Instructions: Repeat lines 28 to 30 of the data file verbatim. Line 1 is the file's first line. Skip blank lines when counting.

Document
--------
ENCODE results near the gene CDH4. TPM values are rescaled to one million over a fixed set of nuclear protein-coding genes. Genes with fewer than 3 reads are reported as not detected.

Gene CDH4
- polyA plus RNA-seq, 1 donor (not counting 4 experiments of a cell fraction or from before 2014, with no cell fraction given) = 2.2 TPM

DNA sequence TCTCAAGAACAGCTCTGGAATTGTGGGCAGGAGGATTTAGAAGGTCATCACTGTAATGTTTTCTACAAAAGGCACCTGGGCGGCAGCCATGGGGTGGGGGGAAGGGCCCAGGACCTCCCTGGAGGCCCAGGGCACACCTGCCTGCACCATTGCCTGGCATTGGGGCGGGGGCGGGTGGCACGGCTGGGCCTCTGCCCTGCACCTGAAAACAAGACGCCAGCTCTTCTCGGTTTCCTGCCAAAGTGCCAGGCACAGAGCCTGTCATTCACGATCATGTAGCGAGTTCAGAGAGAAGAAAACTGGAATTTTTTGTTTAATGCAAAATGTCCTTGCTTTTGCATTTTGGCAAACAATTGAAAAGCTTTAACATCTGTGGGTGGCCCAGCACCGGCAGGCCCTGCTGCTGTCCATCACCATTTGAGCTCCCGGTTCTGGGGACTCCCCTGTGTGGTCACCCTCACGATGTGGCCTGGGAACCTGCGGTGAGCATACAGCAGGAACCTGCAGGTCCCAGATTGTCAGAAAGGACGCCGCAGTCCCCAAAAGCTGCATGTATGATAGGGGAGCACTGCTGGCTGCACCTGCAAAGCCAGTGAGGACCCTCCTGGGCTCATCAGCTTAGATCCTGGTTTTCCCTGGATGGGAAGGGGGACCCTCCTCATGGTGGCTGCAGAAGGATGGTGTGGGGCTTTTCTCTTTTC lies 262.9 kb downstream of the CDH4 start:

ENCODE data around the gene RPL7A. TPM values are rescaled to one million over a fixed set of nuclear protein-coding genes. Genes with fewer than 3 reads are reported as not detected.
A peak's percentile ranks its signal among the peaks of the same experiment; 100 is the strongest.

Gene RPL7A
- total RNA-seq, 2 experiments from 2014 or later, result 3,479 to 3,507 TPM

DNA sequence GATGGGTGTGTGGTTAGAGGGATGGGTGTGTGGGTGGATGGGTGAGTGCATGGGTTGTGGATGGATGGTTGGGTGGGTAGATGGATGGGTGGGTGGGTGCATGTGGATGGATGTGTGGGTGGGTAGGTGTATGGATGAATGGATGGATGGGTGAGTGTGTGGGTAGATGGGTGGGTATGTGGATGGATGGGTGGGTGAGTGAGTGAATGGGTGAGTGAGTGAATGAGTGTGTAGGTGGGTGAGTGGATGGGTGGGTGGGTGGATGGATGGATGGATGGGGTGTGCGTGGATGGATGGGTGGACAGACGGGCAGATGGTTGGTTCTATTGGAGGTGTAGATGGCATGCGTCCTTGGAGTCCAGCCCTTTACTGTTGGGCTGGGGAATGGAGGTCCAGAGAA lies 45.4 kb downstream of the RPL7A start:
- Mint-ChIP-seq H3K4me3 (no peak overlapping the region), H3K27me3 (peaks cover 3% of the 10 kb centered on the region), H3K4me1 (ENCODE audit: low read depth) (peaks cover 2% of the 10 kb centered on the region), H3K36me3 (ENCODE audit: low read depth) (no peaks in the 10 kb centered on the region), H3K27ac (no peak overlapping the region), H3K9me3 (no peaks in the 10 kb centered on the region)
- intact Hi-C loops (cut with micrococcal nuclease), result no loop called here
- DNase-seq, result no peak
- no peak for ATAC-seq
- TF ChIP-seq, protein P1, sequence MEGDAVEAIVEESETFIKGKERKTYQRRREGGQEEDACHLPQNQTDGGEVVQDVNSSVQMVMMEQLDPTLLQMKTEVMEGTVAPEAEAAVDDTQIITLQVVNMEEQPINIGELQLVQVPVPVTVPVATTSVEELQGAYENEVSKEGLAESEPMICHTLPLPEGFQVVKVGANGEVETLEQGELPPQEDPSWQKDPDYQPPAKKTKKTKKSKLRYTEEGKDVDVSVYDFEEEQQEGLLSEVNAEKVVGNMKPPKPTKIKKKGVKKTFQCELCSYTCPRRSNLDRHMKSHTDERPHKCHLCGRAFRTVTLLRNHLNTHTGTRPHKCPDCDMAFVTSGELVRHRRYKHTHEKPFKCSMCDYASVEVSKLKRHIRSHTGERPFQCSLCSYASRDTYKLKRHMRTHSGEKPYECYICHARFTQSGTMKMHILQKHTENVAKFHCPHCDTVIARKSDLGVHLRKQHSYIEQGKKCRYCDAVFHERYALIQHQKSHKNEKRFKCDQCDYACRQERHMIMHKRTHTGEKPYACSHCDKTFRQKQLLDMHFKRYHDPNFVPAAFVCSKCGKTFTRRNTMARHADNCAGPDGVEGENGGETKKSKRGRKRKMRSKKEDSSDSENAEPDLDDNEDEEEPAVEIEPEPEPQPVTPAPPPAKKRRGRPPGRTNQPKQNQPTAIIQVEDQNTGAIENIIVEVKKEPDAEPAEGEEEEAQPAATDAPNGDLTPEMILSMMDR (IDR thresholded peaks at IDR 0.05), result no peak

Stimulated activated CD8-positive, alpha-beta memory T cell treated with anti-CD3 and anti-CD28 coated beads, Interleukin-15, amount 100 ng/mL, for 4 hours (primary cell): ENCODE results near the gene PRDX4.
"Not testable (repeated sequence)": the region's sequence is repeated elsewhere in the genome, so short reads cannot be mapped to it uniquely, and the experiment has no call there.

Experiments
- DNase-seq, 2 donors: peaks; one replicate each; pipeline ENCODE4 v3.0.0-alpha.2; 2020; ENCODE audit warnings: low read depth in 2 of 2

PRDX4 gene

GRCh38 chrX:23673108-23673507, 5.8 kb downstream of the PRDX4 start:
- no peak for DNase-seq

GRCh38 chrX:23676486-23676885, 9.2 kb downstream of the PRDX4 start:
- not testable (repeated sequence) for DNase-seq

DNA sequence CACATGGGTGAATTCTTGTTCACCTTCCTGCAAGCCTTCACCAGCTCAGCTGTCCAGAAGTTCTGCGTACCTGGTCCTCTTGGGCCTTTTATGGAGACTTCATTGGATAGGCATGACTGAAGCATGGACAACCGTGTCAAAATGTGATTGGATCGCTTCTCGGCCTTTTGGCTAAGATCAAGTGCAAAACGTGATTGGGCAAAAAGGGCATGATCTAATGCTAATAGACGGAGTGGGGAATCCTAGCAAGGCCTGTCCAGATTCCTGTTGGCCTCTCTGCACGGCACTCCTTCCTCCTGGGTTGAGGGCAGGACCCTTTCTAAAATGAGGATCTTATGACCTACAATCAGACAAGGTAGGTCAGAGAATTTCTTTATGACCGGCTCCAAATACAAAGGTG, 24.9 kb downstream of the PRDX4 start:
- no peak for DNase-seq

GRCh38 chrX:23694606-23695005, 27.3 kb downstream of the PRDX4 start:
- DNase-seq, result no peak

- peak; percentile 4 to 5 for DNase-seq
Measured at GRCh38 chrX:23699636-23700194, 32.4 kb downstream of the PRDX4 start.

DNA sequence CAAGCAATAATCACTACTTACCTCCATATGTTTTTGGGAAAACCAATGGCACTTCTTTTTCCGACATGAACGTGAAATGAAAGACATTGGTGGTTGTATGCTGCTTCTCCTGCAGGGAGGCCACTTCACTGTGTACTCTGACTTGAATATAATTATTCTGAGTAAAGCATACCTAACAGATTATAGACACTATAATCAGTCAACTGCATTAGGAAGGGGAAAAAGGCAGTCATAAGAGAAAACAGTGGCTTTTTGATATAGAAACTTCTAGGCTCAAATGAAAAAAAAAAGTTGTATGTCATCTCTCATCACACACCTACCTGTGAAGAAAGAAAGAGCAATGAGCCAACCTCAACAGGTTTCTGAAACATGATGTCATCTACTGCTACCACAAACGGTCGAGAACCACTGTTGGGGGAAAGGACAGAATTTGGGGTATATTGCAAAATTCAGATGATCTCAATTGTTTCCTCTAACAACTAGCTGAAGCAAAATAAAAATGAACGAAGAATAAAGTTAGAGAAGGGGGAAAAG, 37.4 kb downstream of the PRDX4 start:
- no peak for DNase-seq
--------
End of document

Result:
- peak; percentile 4 to 5 for DNase-seq
Measured at GRCh38 chrX:23699636-23700194, 32.4 kb downstream of the PRDX4 start.

DNA sequence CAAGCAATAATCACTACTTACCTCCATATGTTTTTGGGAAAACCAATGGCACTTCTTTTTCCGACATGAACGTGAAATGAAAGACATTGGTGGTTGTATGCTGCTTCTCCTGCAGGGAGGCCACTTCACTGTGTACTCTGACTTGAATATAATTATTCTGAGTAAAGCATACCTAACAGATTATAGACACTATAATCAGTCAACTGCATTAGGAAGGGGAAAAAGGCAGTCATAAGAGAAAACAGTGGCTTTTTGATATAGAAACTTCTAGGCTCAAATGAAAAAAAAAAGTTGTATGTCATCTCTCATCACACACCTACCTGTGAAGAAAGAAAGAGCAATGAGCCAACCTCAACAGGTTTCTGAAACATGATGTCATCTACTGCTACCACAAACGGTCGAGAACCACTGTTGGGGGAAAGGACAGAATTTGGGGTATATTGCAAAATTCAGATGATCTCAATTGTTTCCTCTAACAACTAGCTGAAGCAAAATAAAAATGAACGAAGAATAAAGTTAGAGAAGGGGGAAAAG, 37.4 kb downstream of the PRDX4 start: